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Design & Technology


Learning Journey & Sequencing Rationale

Design and Technology is both a practical and academic subject. It provides our young people with the opportunity to actively respond to class based projects with creativity and rationality. Design and Technology teaches our children how to make important design decisions and how to become more resourceful, innovative, enterprising and capable. Our learners also develop a critical understanding of the impact of design and technology in daily life and the wider world. Design and Technology delivers excellent opportunities for our learners to develop and apply judgements in relation to; aesthetics, economic, moral, social, and of a technological nature in both their own designing and when evaluating the work of others.


There are 6 units covered across the 3 years of Key stage 3, two units in each year as part of a rotation of 7-8 weeks with 3 other subject areas from the school curriculum. Each unit has a practical task to complete either a model or a final prototype.  Year 7s have the opportunity to make a product for themselves to take home.  At the end of each unit learners will complete an assessment test which comprises of a knowledge multiple choice test and a written test, where their knowledge and understanding is secured. 

In Year 7 Design and Technology begins with Problem Solving.  This unit gives the learners an understanding of how a design problem is solved. It demonstrates the use of the iterative design process to develop design ideas from conception to the final product. The second unit, Mechanical systems and movement gives learners an incite to how products work in their everyday lives. They also have an understanding that there is a link between science and mathematics in design and technology. Both units introduce learners to the workshop where they are able to use some of the tools and equipment for the first time. They are also taught the importance of following the health and safety process at this stage.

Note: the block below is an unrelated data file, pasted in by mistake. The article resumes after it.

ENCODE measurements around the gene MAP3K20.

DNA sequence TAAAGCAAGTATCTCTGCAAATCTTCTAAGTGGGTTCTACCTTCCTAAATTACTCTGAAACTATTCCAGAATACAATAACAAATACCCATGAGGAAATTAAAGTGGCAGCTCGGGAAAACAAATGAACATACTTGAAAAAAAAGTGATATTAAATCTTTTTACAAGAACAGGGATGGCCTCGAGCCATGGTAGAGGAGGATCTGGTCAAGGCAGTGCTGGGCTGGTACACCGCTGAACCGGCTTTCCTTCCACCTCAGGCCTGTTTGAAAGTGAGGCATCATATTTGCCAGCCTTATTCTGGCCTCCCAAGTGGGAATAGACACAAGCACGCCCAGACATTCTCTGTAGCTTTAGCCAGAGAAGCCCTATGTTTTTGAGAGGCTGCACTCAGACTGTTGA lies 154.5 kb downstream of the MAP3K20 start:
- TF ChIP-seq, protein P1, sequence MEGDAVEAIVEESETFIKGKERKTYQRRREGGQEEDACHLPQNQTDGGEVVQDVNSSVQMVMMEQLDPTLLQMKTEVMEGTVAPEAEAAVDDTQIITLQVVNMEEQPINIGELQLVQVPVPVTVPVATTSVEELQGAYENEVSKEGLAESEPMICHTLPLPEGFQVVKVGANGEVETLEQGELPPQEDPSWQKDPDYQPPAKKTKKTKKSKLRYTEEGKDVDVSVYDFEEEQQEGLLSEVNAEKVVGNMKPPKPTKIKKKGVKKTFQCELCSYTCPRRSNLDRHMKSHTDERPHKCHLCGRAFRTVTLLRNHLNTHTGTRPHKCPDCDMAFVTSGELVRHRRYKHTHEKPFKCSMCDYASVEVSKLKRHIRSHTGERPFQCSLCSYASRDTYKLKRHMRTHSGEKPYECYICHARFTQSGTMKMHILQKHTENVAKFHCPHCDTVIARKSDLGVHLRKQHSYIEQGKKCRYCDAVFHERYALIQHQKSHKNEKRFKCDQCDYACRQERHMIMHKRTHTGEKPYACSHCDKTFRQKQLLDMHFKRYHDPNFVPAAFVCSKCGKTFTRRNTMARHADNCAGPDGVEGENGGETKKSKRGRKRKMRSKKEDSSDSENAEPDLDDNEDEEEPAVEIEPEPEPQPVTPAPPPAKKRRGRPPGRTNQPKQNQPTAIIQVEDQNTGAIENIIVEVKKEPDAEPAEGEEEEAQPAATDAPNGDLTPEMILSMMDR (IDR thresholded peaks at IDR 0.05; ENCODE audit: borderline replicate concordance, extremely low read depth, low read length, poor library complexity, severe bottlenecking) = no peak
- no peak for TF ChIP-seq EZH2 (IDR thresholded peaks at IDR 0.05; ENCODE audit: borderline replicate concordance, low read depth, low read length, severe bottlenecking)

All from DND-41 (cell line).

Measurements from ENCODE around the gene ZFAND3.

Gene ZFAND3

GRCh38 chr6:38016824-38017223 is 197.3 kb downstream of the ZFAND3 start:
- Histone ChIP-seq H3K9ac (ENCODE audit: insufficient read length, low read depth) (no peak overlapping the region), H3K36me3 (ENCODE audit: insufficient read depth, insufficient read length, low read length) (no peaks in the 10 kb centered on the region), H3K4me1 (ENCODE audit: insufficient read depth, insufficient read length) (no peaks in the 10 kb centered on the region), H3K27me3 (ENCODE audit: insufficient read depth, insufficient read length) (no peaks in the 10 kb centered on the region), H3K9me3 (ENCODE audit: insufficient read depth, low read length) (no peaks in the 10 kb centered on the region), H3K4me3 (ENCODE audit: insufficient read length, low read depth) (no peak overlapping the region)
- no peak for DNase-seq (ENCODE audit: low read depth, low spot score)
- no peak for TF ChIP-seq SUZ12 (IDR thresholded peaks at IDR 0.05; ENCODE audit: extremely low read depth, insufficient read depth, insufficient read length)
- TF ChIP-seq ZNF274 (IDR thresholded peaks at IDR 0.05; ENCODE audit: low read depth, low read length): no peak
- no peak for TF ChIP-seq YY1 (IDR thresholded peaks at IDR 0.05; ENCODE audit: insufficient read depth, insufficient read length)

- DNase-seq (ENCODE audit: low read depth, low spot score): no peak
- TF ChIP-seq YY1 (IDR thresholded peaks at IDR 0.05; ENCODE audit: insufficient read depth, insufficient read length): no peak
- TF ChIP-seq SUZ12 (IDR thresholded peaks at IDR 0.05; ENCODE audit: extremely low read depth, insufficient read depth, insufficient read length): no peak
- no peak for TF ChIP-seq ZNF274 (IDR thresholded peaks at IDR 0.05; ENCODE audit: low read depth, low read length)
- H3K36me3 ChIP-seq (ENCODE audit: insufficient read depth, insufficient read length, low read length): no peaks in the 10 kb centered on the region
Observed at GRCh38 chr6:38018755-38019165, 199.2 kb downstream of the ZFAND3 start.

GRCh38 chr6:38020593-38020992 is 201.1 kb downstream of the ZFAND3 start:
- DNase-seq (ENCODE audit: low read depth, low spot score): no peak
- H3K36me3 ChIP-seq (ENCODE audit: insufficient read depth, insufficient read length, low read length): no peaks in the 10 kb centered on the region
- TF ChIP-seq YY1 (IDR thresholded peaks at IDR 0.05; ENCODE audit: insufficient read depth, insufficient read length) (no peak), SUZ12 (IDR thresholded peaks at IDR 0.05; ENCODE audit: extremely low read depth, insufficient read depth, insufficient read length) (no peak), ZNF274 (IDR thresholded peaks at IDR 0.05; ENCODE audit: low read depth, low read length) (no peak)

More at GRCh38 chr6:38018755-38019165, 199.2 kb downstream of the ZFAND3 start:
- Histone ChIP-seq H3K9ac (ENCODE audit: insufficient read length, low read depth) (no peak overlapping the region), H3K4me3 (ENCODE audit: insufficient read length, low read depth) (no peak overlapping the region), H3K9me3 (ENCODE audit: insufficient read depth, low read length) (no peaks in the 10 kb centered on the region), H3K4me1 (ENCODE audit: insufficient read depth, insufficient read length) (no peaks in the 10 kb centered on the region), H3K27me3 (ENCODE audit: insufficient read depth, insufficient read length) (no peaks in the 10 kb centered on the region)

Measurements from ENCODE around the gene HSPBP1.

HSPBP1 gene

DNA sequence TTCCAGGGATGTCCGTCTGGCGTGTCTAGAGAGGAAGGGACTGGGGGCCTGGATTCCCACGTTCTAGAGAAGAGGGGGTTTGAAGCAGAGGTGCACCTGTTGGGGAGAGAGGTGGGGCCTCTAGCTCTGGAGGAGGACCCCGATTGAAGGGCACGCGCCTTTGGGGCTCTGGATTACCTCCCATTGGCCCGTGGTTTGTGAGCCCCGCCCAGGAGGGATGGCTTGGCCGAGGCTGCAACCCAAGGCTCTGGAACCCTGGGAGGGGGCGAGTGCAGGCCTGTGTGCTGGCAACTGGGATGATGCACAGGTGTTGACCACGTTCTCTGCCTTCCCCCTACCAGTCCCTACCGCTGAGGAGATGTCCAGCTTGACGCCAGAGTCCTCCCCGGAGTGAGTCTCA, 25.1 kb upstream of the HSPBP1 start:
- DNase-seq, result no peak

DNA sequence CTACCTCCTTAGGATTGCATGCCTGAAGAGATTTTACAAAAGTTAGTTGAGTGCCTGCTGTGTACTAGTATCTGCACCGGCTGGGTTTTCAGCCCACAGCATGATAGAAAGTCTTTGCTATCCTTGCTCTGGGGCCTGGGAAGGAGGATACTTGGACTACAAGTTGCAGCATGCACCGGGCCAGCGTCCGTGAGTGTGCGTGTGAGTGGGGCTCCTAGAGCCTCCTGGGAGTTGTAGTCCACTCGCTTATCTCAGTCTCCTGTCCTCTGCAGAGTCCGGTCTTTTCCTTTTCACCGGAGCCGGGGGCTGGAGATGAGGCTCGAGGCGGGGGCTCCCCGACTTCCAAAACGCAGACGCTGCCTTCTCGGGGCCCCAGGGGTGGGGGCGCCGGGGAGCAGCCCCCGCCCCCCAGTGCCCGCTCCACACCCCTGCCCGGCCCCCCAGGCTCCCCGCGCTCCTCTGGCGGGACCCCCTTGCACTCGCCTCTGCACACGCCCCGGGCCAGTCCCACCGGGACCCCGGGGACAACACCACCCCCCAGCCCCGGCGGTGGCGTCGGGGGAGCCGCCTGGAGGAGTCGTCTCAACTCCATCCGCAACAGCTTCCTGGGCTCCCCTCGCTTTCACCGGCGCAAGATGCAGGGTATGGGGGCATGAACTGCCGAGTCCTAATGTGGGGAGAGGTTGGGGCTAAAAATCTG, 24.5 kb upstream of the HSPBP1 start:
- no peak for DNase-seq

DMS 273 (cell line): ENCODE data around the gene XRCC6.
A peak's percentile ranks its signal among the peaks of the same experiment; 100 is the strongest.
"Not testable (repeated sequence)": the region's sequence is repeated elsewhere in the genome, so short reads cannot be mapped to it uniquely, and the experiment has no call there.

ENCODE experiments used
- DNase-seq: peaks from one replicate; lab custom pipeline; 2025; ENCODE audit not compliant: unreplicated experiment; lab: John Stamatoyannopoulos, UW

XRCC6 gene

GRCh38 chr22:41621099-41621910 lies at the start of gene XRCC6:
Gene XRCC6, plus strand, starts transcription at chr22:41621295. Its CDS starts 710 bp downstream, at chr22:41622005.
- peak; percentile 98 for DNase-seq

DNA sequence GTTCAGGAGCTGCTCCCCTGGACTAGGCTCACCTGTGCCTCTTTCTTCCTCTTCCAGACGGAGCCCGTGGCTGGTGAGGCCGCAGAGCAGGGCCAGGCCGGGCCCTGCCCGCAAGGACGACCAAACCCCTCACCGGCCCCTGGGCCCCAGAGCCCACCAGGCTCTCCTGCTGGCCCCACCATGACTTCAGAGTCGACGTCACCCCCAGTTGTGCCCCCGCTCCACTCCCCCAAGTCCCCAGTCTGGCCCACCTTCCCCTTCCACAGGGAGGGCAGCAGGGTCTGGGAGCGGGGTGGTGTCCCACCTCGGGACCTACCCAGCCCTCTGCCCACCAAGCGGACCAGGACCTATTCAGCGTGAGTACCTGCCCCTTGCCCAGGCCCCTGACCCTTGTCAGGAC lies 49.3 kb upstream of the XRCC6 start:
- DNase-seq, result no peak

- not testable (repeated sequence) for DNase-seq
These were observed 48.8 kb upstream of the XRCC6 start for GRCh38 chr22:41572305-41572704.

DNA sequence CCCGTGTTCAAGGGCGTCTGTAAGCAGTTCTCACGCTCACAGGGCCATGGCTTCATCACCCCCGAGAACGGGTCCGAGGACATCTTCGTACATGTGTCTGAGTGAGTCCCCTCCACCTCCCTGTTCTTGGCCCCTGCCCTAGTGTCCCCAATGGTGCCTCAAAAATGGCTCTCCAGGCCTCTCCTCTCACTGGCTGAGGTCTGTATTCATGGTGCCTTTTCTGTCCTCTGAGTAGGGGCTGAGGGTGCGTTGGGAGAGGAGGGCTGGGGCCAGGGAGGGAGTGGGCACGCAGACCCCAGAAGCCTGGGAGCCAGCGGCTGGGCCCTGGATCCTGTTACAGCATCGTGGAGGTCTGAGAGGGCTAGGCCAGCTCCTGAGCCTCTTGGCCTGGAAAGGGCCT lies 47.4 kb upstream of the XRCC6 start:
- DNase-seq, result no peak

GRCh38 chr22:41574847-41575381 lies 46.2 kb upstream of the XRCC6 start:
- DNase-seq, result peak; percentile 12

As the learners move up into Year 8 the focus is on sketching, modelling and iterative design. Learners learn basic drawing skills which enable them sketch ideas from “2D drawings to 3D models. Learners generate a range of ideas through sketching modelling, testing and evaluating.

In Year 9 the focus is improving their designing skills by generating ideas inspired by nature. The first unit ‘Functionality and Aesthetics’ aims to show learners the link between function and form. The second unit in Year 9, ‘Making a prototype’ is a continuation of the first unit. Learners make design choices and create a list of instructions to  make final prototype using sustainable materials.



unit overview  -  Designing through sketching and modelling


Subject: Designing through sketching and modelling


  • To use a variety of medium to show concept designs
  • Make effective scale models of their designs
  • Use CAD throughout the development process of designing.
  • Develop a specification and design ideas from a design context


  • Demonstrate an ability to sketch ideas in 2D
  • Use a variety of mark making techniques to express their ideas on paper
  • Effectively add depth and form using shading
  • Understand how to create oblique and isometric views of simple forms